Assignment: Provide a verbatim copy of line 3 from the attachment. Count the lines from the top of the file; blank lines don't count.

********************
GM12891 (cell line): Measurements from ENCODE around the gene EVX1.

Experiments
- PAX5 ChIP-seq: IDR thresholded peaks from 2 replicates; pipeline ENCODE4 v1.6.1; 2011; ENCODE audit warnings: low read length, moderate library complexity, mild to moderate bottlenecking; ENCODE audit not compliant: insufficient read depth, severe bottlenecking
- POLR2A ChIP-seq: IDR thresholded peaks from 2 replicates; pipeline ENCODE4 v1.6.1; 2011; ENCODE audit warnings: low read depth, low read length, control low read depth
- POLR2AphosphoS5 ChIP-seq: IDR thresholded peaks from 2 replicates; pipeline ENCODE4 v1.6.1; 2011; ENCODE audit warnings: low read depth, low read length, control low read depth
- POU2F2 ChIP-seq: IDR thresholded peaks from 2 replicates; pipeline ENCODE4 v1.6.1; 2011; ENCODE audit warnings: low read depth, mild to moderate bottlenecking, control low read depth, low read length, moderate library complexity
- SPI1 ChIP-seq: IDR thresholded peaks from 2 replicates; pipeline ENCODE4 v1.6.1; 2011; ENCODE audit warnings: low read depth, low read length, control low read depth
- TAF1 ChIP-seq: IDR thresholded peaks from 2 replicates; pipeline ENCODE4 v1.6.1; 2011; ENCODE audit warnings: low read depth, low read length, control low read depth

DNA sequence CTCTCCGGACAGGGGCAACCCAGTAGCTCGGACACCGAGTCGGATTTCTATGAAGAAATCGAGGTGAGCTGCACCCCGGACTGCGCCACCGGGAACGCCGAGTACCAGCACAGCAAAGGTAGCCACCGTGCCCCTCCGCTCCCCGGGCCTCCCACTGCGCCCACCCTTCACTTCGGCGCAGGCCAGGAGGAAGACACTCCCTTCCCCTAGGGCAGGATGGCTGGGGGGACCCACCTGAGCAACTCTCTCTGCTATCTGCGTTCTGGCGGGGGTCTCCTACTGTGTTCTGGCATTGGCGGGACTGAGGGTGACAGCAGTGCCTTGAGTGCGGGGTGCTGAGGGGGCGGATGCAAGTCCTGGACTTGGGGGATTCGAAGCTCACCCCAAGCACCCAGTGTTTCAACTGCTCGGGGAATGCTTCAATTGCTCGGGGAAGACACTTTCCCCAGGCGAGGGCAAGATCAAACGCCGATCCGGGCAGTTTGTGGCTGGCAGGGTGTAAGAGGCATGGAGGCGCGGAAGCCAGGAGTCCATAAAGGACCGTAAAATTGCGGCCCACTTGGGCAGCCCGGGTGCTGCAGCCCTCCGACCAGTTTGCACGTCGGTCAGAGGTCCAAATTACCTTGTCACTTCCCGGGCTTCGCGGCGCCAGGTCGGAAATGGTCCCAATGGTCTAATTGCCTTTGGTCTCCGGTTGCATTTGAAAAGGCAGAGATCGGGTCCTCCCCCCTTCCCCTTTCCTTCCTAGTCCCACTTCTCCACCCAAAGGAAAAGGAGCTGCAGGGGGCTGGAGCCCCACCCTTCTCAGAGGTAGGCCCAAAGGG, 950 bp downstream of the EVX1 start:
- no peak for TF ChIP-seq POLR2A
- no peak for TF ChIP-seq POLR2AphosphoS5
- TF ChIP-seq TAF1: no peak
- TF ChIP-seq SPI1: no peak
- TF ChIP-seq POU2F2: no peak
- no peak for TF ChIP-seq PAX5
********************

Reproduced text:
- PAX5 ChIP-seq: IDR thresholded peaks from 2 replicates; pipeline ENCODE4 v1.6.1; 2011; ENCODE audit warnings: low read length, moderate library complexity, mild to moderate bottlenecking; ENCODE audit not compliant: insufficient read depth, severe bottlenecking